The Republic of Korea Government in 1948 officially adopted the new version as the national anthem and began to use it at all schools and official functions.


 
 

  General Information of Korea  
   Facts and Figures of Korea
· Country Name : Republic of Korea · Capital City : Seoul (10.1 million) · National flag : Taegeukgi · National flower : Mugunghwa (Rose of Sharon) · Currency : won · Language : Korean (Written form: Hangeul) · Location : Strategically located at the crossroads of …
   Geography
Korea is situated on the Korean Peninsula, which spans 1,100 kilometers north to south. The Korean Peninsula lies on the northeastern section of the Asian continent, where Korean waters are joined by the western-most parts of the Pacific. The peninsula shares its northern border with China and Russia. To the east is the East Sea, beyond which neighboring Japan lies. To the west is the Yellow Sea. In addition to the mainland, Korea includes some 3,200 i…
   Climate
Korea has four distinct seasons. Spring and autumn are rather short, summer is hot and humid, and winter is cold and dry with abundant snowfall, especially in the mountainous regions, but not along the southern coast. Temperatures differ widely from region to region within Korea, with the average being between 6°C (43°F) and 16°C (61°F). In early spring, Siberian winds pick up "yellow dust" from thawin…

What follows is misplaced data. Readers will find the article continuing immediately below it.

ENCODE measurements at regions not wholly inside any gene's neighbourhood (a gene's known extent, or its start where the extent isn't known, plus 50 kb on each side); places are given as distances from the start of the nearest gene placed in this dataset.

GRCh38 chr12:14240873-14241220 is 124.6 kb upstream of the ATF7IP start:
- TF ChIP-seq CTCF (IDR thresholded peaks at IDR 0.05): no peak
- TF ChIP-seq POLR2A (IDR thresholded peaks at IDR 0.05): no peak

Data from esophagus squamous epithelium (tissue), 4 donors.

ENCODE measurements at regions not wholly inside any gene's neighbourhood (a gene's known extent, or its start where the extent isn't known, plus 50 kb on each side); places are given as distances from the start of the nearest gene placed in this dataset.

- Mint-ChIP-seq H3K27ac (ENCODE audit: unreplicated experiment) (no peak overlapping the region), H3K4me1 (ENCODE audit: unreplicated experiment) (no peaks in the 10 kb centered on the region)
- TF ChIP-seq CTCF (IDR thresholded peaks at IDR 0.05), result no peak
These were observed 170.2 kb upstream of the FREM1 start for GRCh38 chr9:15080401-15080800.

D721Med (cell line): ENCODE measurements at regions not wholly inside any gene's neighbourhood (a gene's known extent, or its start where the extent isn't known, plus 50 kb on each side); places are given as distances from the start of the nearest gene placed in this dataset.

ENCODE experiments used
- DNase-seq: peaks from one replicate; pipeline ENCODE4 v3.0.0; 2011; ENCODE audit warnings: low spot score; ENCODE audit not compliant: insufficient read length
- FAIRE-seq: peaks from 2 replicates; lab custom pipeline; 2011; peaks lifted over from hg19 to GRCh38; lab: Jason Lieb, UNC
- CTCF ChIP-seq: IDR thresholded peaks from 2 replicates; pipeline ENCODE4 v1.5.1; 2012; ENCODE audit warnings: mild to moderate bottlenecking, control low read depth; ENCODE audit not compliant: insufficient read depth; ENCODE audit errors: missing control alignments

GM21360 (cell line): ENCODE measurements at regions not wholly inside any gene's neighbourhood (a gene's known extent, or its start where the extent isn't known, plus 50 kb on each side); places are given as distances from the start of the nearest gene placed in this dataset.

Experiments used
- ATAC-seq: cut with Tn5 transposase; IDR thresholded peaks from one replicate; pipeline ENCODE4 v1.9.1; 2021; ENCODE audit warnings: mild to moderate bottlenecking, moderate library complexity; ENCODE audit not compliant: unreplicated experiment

Population
As of the end of 2007, South Korea's total population was estimated to be 48,456,369 with a density of 498 people per square kilometer. The population of North Korea was estimated to be 23,200,238. Korea saw its population grow by an annual rate of 3 percent during the 1960s, but growth slowed to 2 percent over the next decade. In 2005, the rate stood at 0.21 percent and is expected to further decline to 0.02 percent by 2020. In the 19…
   Language
All Koreans speak and write the same language, which has been a decisive factor in forging their strong national identity. Korean has several different dialects in addition to the standard variety used in Seoul. Only the dialect of Jeju-do Province, however, is so different that it is difficult for others to understand. Linguistic and ethnological studies have classified the Korean language in the Altaic language family, which includes the T…
   National Symbols
National Flag The Korean flag is called Taegeukgi. Its design symbolizes the principles of the yin and yang in Asian philosophy. The circle in the center of the flag is divided into two equal parts. The upper red section represents the proactive cosmic forces of the yang. Conversely, the lower blue section represents the responsive cosmic forces of the yin. The two forces embody the concepts of continual movement, balance, and harmony that characteriz…
   Constitution

manuscript of the first Constitution of the Republic of Korea On July 17, 1948, the first Constitution of the Republic of Korea was adopted. As the nation underwent political upheavals in pursuit of democratic development, the Korean Constitution has been amended nine times, the last time on October 29, 1987. The current Constitution represents a major advancement in the direction of full democratization. Apart from a legitimate process of revision, a number of substantive changes are notable. They include the curtailment of presidential powers, the strengthening of the power of the legi…

   Executive Branch